CINCINNATI -- The Wasson Way mixed-use trail project took a big step forward this week: The city finally, actually owns a big piece of property to build it.
Cincinnati City Council set aside nearly $12 million in this year's capital budget to purchase 4.1 miles of unused rail corridor. Mayor John Cranley announced Friday that the city had closed on the deal, more than a year after reaching an agreement with Norfolk Southern on the deal's terms.
The stretch purchased last week goes from Montgomery Road in Evanston to Wooster Pike in Columbia Township, with plans for a bike and pedestrian trail that could ultimately stretch from Victory Parkway near Xavier University to the Little Miami Bike Trail.
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"It will give 100,000 people, living within one mile of the trail, access to a network of over 100 miles of bike and pedestrian trails," Cranley said in a prepared announcement from his office. "Walking and bike trails improve the local quality of life and increase surrounding home values."
Proponents also predict job growth and $10 million in annual spending from bikers and walkers who use the trail through Avondale, Paddock Hills, Evanston, Hyde Park, Oakley, Mt. Lookout, Madisonville, Fairfax and Norwood.
If each of the 600,000 people who are predicted to use the bike trail annually spend an average of $8.64 on food and drink, it would net nearly $10 million in direct and indirect spending.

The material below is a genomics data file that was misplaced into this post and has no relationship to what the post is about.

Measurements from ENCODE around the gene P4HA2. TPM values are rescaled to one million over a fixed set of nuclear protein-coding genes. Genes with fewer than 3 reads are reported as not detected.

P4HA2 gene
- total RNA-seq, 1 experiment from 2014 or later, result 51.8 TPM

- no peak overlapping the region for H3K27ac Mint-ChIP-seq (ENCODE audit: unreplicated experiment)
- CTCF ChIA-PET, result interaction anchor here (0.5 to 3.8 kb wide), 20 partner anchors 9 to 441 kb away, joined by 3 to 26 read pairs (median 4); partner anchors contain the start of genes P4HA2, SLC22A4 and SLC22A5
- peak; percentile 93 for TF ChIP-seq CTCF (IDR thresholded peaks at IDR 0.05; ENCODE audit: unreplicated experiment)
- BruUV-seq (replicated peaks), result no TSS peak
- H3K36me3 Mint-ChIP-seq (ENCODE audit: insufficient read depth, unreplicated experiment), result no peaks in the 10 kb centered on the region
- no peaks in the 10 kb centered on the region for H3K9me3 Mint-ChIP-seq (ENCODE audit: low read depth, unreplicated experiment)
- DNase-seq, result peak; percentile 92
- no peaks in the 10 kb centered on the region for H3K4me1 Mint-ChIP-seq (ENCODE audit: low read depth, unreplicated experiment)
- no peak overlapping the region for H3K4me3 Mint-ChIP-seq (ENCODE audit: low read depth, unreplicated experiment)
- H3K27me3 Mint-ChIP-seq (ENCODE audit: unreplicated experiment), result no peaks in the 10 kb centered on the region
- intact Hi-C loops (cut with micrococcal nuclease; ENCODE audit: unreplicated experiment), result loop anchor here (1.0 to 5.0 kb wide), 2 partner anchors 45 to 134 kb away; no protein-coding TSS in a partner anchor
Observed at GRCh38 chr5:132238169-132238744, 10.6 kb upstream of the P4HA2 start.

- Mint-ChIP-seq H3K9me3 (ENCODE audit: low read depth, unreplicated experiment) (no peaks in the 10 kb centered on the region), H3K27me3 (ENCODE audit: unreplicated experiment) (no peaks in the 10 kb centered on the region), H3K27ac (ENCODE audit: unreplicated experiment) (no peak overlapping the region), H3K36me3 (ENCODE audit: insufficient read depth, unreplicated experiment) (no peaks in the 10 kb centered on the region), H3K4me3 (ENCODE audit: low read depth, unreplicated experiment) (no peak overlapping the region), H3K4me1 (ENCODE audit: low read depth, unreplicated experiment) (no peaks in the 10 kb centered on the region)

That's what students from the University of Cincinnati’s College of Design, Architecture, Art and Planning predicted in their 2015 study of the economic impact of the Wasson Way bike trail.
Proponents have been working to make the trail a reality since 2011. What began as a handful of dreamers has grown into a grassroots movement, known as the Wasson Way Project, to get the trail built. The past 18 months have seen major steps forward -- and major setbacks -- for the project. After the city came to terms of a deal to purchase the rail corridor in May 2015, Cranley and parks leaders touted it as one of the major projects in a proposed parks levy that ultimately failed in November. And in October, the city missed out on a federal transportation grant to help pay for the trail. In May, Cranley unveiled a series of neighborhood projects he wanted funded in this year's budget, and Wasson Way was one of the priorities.
The city previously received a state grant to construct phase one of the trail, which will extend from Tamarack Avenue to Madison Road in Hyde Park. Construction is scheduled to begin next year.
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"The Wasson Way community has worked very hard on this project. It will be a wonderful addition to our Cincinnati neighborhoods," Councilwoman Amy Murray said in Friday's announcement. "I look forward to seeing all of the families on the bike trail in the future."